In recent weeks, we have heard about the harm the pandemic is causing on the psychological health of individuals. A Quebec study reported that nearly 50% of current workers suffered from some form of psychological distress just two months after the onset of the crisis.
Although the peak of the crisis has passed, the question remains - how can we take care of ourselves and others?
Emotional health is more than the absence of distress
Psychological and emotional health is often seen as a continuum defined on two axes: distress and wellbeing.
Therefore, there are two ways of intervening on it: reducing distress and increasing elements of wellbeing. For example, by drawing parallels with physical health, it is possible for an individual not to suffer from a specific disease, but to still feel weak and ill if their diet is inappropriate and they do little exercise. This is not a lack of distress but a lack of wellbeing. Similarly, individuals with chronic illnesses can spend a beautiful day being active outdoors and enjoy great weather. This is the presence of distress and wellbeing.
So, what are the equivalents for psychological health during a pandemic? Even in the context of distress (uncertainty about employment, social isolation, etc.), leaders can act on the elements of wellbeing in the workplace.
The Elements of Wellbeing at Work
There are several factors of wellbeing in the workplace that leaders can act on. The first step is to question the employee about their wellbeing at work and their needs. Employees who feel that their manager and organization care for them have a lower rate of psychological distress: "How are you doing, what do you need, what can I do to increase your wellbeing and support you?" are questions that can help. Some employees prefer to manage their emotional health in the private sphere, while others want to talk about it. Respect employees who prefer not to discuss openly. You may appear intrusive and your intention may be misperceived. If you feel that the employee is showing signs of psychological distress, please refer the employee to your EAP (Employee Assistance Program) in an empathic manner to ensure no negative connotation.
According to a study by Professor Dagenais-Desmarais, there are five dimensions to wellbeing at work:
1. Feeling of Competency at Work
Some employees may feel less competent and less efficient working from home.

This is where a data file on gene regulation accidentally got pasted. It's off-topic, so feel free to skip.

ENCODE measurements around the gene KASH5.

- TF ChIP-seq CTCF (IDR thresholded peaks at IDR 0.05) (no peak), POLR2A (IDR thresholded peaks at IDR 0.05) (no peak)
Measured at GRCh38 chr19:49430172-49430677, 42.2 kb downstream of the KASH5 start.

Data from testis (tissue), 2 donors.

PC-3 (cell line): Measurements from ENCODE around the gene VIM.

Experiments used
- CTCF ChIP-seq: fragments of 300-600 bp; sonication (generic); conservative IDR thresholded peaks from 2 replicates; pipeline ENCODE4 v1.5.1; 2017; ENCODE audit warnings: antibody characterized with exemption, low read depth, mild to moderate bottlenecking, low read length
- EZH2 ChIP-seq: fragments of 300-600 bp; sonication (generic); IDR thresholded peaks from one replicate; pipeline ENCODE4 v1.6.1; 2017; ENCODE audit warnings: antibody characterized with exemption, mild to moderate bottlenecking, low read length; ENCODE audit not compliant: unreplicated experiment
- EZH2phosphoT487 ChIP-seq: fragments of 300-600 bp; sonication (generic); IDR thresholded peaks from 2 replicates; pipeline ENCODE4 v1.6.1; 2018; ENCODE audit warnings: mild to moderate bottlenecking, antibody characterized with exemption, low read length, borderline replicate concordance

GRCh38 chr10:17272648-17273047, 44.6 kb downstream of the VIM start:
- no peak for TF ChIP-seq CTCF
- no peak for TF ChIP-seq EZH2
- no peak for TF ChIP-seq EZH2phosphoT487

As a manager, you can make sure your employees have what they need to do their job (technology, tools, information, interpersonal support, etc.). Staying flexible is also key. Recognizing and considering the individual circumstances of employees can make a difference. Some require minimal noise to be effective, while others miss the stimulation of the office environment.
2. Thriving at Work
Some companies are experiencing rapid business growth, while others are experiencing a sharp slowdown. Can your employees build on their strengths and contribute to their skills?
As a manager, you can ensure that your employees have clear goals and challenging projects to work on, despite the current turbulence.
3. Interpersonal Fit at Work
The current situation is changing the way we connect and create relationships with others.
As a manager, you want to make sure your employees can support each other, even remotely. You also want to be open and present for them if they feel the need. Be proactive in establishing (and maintaining) this relationship with them.
4. Perceived Recognition at Work
In difficult contexts, it is essential to recognize everyone's efforts and celebrate small victories.
As a manager, take a moment to recognize the hard work of your employees.
5. Desire for Involvement at Work
This is the result of the other four dimensions. When the person feels competent, supported, recognized and is given challenging goals, they will mobilize for the good of their work and the organization.
Finally, listening and responding to your own emotions and needs is vital. When we meet our own needs, we are in a better position to meet those of others.
Jessica conducts individual evaluations for selection and development, as well as performing team interventions and accompanying candidates in career transition. Passionate about emotional health at work, she did her doctoral thesis on job crafting, the methods an employee can use to increase his well-being and performance at work.
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